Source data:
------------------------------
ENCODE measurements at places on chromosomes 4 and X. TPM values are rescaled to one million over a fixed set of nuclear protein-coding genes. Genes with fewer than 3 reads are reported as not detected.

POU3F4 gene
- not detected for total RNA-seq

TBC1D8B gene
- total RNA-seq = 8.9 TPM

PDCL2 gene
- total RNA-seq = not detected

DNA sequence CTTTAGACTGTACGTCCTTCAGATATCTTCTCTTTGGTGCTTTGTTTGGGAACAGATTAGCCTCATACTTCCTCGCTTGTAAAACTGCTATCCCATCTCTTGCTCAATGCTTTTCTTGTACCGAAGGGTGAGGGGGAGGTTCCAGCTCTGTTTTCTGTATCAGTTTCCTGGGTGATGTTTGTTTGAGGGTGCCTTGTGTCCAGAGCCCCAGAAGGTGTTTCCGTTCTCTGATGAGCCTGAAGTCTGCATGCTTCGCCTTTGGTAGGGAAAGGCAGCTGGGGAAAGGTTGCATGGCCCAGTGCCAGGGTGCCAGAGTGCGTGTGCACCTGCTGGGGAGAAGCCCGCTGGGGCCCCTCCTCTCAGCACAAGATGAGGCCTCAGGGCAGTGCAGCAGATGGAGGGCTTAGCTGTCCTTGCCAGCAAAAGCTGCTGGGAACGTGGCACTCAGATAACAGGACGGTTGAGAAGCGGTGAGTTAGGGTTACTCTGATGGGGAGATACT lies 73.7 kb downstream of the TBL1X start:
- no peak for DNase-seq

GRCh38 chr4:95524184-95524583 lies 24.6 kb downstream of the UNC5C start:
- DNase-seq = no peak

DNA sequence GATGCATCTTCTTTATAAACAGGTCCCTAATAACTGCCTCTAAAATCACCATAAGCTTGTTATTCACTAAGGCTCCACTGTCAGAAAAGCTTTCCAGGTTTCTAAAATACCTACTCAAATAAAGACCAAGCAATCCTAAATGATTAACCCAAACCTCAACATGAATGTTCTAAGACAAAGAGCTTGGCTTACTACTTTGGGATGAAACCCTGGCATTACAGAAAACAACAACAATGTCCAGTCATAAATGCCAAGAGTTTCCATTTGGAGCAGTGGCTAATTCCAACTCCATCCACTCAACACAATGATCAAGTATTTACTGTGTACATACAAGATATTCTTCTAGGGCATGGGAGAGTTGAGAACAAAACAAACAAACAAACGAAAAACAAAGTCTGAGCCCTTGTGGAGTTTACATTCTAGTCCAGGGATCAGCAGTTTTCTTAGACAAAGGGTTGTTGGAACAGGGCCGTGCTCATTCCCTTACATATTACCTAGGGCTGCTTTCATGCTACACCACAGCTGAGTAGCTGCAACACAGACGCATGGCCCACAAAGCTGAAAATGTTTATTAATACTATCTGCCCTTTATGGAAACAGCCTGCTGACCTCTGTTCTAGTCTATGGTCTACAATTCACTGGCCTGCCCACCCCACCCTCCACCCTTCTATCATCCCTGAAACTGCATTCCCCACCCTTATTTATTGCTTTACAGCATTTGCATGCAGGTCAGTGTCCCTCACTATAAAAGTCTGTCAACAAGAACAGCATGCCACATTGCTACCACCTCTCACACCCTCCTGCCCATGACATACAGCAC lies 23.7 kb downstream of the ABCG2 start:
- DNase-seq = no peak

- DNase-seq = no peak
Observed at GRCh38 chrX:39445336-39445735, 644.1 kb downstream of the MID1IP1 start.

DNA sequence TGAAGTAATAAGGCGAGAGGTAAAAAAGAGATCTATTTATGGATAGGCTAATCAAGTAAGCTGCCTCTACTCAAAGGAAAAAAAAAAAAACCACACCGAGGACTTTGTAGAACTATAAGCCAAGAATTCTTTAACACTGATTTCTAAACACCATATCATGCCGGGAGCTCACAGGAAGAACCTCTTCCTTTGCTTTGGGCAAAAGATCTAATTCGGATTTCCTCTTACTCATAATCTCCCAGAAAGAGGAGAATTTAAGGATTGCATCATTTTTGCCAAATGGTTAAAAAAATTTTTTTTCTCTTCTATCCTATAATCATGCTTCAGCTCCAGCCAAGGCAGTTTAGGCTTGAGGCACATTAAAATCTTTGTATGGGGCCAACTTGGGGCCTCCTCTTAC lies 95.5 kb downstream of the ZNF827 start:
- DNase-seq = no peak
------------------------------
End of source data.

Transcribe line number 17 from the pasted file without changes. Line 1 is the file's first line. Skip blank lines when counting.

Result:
- DNase-seq = no peak